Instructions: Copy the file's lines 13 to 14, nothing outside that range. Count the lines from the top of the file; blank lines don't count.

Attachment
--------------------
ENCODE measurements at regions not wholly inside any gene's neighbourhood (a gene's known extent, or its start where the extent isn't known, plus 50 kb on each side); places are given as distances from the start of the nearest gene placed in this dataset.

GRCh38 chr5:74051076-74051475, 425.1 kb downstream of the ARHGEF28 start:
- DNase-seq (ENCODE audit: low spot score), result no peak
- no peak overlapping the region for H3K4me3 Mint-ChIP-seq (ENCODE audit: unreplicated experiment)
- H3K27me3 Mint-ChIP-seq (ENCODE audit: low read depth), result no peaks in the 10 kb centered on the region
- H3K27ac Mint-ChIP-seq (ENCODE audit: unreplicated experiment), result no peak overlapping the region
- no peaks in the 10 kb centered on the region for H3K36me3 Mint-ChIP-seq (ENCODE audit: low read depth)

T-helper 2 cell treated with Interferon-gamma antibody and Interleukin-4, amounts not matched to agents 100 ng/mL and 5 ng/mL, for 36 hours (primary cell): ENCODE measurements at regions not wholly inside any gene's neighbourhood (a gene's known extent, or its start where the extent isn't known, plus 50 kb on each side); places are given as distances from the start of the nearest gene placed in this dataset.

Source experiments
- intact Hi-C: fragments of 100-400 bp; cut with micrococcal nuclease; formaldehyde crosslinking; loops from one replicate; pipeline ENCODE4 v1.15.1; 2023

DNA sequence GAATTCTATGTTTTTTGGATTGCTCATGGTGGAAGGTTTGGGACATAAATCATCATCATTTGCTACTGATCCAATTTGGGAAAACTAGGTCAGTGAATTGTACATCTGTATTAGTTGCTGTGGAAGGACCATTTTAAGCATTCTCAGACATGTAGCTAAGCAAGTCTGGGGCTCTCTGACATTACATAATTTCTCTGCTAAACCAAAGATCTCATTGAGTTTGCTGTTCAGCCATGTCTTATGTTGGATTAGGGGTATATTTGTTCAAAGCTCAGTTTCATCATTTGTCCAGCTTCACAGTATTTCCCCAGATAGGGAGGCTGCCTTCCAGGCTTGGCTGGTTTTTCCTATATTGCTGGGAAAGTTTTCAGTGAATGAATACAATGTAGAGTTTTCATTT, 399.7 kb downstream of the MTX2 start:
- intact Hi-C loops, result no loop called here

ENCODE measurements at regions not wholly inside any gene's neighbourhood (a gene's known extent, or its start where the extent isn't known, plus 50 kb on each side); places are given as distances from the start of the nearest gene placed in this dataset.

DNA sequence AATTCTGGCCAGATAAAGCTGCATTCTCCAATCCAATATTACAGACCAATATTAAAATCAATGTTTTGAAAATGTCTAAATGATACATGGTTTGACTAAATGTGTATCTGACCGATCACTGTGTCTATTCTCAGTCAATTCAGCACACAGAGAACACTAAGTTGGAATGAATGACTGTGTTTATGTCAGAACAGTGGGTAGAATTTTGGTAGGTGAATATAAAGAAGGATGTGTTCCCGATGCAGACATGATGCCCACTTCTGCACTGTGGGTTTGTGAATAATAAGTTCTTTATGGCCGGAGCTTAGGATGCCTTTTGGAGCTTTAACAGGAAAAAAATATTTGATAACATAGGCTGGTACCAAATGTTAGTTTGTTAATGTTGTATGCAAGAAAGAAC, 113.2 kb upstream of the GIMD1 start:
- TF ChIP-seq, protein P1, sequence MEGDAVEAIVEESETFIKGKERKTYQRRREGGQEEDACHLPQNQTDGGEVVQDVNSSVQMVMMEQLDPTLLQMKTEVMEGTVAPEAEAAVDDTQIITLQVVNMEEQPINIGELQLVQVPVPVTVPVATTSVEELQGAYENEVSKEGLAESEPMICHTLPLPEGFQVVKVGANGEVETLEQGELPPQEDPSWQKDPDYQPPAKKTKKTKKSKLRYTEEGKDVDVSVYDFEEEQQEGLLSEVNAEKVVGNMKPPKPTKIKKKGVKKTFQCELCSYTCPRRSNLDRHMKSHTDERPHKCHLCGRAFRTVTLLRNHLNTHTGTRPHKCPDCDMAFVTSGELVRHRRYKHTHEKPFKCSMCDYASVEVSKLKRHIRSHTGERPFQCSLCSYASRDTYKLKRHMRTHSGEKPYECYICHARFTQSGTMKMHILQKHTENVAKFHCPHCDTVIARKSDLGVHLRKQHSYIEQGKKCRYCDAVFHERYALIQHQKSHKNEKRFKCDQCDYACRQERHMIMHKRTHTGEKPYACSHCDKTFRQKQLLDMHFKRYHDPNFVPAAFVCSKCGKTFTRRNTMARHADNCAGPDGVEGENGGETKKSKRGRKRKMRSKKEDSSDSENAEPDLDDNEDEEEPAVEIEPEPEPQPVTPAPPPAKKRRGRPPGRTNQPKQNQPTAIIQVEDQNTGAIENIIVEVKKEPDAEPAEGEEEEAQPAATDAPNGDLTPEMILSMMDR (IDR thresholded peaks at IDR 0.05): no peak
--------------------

ENCODE measurements at regions not wholly inside any gene's neighbourhood (a gene's known extent, or its start where the extent isn't known, plus 50 kb on each side); places are given as distances from the start of the nearest gene placed in this dataset.

DNA sequence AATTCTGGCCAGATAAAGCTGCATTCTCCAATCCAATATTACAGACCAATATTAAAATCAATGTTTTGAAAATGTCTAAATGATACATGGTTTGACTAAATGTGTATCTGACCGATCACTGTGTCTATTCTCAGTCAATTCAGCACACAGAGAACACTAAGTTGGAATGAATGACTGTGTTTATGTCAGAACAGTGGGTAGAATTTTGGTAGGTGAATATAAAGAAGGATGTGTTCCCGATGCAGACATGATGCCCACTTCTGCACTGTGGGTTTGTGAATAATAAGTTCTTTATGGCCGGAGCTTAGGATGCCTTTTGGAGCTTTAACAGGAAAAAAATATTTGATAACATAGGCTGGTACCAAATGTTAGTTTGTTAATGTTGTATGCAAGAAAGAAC, 113.2 kb upstream of the GIMD1 start: